If all these attributes are captured, managed and reported from a managed metadata environment, doesn’t it make sense to make the MME the center of our data universe? That’s what a metadata-driven methodology is all about – using the metadata as the starting point for all EDM functions. Imagine a data warehouse front end that simply provides the user with a pick list of metadata objects on which to build a report. Based on the user, the MME would decide which metadata objects to display, which associated objects the user was cleared to see, what the content should contain, what formula to apply to any derived or calculated fields, and how and where to deliver the finished report. All this is metadata. Unfortunately, it is currently captured in many places by many applications and not typically managed as an asset. Having a single source for metadata knowledge is tantamount to having the Rosetta stone for the organization’s data.
Imagine every new development project starting with the MME to determine what data currently exists which can be reused, who owns the data, how comprehensive it is, what other processes affect it and where it is currently reported. The MME would also determine project scope by performing impact analysis for the entire data life cycle. It would deliver data models to your data architects, transformation rules to your integration architects, and data quality requirements and metrics to your data quality staff – all from a single point of reference.
How to Accomplish Metadata-Driven EDM
Okay, so you agree to the premise that a metadata-driven enterprise data management approach is the right thing to do. Can you actually do it with existing tools? Probably not, unfortunately. Current metadata management tools are not able to effectively extract and couple all the metadata needed to produce a robust data lineage that must include identifying data stewards, transformation/integration rules, processes, metrics and security. Could you accomplish this with existing technology? Probably, but it would not be a trivial exercise.
What is the answer to this conundrum? There are many factors which will help you decide which route to take. First, is your organization managing its metadata at the enterprise level currently? If so, you are on the path to success with a metadata-driven EDM approach. If not, rally the troops and educate your organization and its management on the critical nature of metadata management. Sarbanes-Oxley (SOX) can be a good place to start! Management already understands the importance of Sarbanes-Oxley compliance. Metadata management can make gathering the legally required information for SOX a breeze.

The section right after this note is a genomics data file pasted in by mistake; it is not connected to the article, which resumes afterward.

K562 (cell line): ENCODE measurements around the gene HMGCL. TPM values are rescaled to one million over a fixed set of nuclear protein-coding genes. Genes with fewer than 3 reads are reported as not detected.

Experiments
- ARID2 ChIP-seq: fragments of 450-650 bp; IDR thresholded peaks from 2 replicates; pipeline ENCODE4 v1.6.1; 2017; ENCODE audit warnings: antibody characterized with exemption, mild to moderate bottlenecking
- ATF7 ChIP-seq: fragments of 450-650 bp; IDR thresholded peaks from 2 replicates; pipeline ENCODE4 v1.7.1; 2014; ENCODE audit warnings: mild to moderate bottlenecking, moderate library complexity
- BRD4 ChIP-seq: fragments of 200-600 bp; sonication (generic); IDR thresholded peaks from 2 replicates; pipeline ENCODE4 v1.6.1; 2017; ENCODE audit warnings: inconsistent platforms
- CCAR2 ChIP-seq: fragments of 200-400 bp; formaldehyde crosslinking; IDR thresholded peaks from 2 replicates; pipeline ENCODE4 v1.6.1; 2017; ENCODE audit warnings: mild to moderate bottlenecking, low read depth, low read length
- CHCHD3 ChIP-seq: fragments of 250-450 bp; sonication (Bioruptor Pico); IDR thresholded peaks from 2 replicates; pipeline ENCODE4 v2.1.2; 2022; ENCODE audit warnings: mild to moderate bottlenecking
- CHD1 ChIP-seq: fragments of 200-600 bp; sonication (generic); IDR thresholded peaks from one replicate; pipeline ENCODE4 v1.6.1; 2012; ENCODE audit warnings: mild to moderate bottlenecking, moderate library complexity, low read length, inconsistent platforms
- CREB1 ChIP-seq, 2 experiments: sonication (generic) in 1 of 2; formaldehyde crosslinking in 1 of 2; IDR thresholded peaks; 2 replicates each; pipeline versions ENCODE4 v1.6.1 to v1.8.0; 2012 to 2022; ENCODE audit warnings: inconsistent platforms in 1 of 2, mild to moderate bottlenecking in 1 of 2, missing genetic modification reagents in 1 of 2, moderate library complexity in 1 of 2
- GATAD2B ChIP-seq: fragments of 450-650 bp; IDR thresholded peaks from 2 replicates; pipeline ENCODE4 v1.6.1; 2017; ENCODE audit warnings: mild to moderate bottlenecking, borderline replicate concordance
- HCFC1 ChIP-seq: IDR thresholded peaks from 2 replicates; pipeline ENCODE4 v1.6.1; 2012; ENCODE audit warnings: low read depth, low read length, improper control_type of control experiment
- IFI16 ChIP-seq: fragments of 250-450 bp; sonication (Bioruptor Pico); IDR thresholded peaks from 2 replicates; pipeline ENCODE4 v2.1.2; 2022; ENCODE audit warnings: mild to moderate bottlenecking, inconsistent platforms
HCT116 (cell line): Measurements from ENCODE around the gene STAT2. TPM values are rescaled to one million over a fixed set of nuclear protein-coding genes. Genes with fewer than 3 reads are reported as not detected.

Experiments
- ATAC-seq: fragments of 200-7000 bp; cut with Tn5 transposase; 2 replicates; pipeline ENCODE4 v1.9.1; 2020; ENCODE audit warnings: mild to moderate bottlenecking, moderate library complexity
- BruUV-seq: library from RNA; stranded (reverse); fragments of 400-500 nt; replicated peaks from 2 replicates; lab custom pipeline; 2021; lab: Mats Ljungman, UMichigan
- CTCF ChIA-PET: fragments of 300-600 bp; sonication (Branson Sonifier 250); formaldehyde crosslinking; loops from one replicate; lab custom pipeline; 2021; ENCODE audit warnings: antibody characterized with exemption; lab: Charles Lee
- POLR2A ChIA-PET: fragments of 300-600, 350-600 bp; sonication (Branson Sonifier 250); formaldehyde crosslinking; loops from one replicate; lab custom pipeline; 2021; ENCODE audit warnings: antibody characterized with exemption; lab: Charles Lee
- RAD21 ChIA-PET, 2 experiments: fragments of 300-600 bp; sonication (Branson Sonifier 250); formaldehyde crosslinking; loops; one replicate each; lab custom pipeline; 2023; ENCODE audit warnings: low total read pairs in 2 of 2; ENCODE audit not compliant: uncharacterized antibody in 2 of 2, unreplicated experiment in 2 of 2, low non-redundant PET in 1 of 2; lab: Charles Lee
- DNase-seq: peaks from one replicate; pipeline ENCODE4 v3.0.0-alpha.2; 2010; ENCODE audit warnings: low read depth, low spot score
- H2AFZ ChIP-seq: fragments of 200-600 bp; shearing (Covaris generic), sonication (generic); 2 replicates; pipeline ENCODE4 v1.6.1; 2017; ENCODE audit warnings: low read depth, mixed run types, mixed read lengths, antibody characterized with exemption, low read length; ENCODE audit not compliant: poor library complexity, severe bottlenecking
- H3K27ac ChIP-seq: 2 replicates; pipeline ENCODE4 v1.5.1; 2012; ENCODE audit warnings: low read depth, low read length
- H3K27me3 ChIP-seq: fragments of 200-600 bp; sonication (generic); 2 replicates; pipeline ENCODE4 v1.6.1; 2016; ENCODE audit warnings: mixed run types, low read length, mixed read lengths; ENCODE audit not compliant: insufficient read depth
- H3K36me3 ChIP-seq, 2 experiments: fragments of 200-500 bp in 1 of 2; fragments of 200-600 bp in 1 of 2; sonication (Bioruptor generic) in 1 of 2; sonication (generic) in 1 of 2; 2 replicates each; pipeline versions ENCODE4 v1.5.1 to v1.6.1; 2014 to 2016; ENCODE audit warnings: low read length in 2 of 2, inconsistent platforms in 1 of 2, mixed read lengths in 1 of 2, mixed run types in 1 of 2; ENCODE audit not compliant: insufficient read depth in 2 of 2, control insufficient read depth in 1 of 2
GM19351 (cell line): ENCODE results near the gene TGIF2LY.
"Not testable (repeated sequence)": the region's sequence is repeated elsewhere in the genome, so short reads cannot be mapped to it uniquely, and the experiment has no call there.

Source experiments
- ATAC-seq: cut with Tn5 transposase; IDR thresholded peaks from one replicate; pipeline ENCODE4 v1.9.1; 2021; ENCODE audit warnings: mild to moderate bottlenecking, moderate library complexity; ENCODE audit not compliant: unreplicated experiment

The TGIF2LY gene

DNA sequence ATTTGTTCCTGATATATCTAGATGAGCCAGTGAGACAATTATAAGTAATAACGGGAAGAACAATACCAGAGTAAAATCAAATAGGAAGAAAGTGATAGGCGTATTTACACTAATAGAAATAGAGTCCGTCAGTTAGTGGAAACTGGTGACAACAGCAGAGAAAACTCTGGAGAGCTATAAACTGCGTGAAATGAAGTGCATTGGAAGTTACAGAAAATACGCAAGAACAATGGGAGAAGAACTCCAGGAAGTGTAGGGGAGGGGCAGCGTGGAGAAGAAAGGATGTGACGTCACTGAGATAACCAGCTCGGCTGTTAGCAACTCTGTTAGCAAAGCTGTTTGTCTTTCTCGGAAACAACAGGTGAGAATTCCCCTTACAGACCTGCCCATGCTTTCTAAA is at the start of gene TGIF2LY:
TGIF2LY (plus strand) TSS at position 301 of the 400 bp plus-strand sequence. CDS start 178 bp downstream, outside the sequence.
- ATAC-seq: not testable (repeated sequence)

The first step in any data-related project – or any project actually – is requirements gathering. Really understand the metadata requirements for your organization. Can the metadata-driven approach satisfy most of these requirements? If so, you can make a business case to continue your quest. Create a metadata model to help you understand these requirements. In the future, this model may become the basis for extending your current MME.
For some organizations, a large data warehousing project provides a great place to start driving this approach. To successfully build and administer a data warehouse, metadata must be clearly understood and managed. On the sourcing end of the warehouse, metadata describes where the data is extracted, who owns it, what transformations and mappings must occur to get it into the warehouse plus any cleansing activities. Operational metadata is required to properly manage, distribute and secure the data in the data warehouse. Building or interfacing with the data delivery layer of a data warehouse can be enhanced by well-managed metadata. If you are extracting data from the warehouse into marts, use your MME to capture, track and report on the destination for each data element and what rules are applied. Operational metrics may also be part of your MME. Obviously, a great deal of metadata is created and should be managed within the data warehouse. Since a data warehouse project is an area that is fairly well understood, unlike some of our legacy OLTP systems, it is often a good starting point for a metadata-driven EDM approach.
Sound like a big job? It is. This is why we are all counting on the metadata repository vendors to continue expanding and enhancing their products in the years to come. An MME must provide a way to capture, associate, maintain, navigate and report on the most valuable asset in your organization – metadata.
In the final analysis, it is obvious that a metadata-driven EDM is the best way to care for your data, but few organizations are ready for the cultural and technical challenges it presents. By continuing to grow awareness of the essential value of enterprise data and metadata management, by urging software vendors to embrace this vision, and by continuing to support the principles, processes and practices of good data management, we lay the foundation for future realization of metadata-driven enterprise data management.